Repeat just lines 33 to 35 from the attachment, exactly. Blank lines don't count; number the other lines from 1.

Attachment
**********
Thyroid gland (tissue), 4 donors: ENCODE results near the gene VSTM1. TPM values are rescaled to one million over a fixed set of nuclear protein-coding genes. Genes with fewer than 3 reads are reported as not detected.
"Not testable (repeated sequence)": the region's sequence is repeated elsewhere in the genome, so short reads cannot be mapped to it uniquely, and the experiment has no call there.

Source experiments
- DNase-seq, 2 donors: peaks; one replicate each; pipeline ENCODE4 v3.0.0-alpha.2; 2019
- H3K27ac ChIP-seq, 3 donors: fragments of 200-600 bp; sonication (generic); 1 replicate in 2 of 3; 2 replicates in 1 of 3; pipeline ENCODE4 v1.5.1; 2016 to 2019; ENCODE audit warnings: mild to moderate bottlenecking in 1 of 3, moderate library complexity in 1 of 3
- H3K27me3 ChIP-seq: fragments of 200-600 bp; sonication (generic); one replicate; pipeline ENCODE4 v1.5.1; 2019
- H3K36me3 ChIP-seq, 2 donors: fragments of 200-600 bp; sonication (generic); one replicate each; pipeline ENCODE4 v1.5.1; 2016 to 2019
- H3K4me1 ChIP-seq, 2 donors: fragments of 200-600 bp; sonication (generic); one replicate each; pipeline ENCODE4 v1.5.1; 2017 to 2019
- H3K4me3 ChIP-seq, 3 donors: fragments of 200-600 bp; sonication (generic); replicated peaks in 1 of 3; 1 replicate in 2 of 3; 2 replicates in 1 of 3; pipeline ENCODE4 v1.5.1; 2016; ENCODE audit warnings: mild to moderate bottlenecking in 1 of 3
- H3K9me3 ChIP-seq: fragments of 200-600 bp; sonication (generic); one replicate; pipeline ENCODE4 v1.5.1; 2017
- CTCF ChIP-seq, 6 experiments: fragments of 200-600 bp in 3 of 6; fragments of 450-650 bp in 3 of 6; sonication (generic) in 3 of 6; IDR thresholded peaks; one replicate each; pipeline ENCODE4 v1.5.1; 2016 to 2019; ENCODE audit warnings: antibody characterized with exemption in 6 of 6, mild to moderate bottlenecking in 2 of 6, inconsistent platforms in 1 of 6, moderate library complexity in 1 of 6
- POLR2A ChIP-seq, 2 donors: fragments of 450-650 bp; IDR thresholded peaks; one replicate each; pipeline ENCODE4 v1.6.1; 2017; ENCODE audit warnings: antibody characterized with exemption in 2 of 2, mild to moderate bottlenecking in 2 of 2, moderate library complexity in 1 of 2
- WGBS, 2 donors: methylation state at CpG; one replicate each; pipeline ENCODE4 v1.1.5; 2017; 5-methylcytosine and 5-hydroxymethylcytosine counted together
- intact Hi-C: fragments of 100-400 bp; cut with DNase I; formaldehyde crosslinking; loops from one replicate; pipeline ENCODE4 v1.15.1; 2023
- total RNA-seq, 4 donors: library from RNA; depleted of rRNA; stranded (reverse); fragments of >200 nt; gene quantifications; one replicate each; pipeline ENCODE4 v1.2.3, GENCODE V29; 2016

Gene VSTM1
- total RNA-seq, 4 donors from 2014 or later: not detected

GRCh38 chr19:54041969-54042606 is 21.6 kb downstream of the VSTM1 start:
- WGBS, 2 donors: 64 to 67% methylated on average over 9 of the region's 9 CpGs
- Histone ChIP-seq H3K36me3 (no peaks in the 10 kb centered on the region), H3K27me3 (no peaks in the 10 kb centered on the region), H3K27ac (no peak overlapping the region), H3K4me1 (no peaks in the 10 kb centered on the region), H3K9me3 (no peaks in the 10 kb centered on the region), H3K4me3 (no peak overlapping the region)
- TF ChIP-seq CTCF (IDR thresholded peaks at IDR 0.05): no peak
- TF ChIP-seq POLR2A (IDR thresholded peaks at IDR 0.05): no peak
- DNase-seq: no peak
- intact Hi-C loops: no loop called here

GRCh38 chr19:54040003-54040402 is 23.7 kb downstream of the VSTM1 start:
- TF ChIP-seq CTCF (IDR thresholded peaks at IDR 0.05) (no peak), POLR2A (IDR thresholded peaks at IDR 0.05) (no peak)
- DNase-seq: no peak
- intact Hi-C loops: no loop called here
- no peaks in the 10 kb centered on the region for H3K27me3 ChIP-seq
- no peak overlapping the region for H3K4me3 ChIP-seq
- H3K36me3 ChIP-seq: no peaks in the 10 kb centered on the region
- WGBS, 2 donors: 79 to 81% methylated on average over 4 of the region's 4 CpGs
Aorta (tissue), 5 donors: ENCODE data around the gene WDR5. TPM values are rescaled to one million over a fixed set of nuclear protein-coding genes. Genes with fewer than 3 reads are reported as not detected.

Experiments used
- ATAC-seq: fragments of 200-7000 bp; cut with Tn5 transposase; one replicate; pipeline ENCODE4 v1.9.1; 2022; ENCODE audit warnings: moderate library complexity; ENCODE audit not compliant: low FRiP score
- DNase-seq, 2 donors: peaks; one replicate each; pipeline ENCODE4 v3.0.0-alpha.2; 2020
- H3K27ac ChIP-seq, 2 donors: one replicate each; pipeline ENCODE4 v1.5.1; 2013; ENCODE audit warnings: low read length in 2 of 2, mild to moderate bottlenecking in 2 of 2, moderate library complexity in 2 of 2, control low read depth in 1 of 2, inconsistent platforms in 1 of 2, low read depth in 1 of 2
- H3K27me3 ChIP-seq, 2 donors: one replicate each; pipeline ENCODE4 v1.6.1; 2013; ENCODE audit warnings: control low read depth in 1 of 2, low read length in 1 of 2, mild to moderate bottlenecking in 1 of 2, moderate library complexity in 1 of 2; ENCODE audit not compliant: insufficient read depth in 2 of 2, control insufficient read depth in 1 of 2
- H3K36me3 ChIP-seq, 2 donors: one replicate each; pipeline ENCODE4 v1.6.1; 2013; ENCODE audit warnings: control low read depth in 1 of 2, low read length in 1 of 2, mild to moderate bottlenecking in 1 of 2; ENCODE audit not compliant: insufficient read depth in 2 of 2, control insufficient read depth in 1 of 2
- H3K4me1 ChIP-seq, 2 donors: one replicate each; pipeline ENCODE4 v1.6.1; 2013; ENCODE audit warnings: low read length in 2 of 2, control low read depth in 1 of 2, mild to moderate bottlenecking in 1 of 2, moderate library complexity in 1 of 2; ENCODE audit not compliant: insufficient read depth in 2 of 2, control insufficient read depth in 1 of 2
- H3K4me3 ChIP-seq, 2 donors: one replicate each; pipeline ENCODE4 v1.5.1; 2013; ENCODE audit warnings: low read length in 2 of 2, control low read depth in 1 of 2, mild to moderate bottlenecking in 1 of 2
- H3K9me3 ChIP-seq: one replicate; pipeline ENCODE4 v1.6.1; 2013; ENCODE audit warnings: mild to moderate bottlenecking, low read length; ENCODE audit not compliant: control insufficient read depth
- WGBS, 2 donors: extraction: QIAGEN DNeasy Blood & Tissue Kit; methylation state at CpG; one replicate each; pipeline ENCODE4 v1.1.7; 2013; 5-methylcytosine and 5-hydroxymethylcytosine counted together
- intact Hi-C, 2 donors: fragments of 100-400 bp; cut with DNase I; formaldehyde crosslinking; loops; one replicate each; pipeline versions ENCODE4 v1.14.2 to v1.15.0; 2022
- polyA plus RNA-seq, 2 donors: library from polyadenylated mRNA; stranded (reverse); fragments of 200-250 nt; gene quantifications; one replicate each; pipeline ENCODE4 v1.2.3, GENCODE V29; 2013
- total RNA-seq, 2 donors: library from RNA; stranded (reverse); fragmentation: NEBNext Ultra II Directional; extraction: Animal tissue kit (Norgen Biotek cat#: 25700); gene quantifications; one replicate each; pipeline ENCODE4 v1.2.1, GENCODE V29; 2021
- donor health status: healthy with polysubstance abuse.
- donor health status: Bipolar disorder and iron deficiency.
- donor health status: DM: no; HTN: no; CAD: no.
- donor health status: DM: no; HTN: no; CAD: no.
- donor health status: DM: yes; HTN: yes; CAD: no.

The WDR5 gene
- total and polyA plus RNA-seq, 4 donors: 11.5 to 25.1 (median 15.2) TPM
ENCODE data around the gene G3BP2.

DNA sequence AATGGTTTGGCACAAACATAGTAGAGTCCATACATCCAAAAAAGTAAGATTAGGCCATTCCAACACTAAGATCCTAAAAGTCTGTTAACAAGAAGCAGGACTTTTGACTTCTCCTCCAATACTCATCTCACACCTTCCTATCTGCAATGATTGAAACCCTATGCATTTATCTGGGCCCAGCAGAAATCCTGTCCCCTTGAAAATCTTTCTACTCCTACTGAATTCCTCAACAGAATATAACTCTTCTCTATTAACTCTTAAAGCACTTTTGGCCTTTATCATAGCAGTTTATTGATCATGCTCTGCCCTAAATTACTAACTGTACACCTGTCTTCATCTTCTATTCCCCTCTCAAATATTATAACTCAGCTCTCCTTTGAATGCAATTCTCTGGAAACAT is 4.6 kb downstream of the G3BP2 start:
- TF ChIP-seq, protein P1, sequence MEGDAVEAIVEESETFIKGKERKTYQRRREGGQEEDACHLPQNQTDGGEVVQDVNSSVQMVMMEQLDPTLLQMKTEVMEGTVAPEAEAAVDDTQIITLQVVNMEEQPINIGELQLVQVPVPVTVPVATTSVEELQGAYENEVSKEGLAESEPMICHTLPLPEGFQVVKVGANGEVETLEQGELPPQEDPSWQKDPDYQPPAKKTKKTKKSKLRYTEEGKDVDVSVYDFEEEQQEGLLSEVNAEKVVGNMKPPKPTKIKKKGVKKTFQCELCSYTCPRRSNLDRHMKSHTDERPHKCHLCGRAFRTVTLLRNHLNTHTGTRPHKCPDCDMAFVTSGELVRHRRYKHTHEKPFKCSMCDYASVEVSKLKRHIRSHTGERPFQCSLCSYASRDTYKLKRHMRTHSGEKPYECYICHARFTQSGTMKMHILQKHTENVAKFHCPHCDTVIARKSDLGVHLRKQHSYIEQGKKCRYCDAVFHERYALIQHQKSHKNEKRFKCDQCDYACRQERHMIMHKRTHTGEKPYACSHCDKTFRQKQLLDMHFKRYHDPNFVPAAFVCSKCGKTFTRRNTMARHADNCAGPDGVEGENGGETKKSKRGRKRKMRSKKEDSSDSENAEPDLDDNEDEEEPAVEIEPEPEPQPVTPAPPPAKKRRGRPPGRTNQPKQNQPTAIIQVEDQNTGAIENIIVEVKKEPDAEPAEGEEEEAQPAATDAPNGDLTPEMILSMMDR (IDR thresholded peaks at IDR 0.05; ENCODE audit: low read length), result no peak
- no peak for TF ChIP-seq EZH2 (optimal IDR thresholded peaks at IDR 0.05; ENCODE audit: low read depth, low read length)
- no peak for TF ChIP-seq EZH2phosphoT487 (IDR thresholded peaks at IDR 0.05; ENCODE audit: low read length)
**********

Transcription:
Aorta (tissue), 5 donors: ENCODE data around the gene WDR5. TPM values are rescaled to one million over a fixed set of nuclear protein-coding genes. Genes with fewer than 3 reads are reported as not detected.

Experiments used
- ATAC-seq: fragments of 200-7000 bp; cut with Tn5 transposase; one replicate; pipeline ENCODE4 v1.9.1; 2022; ENCODE audit warnings: moderate library complexity; ENCODE audit not compliant: low FRiP score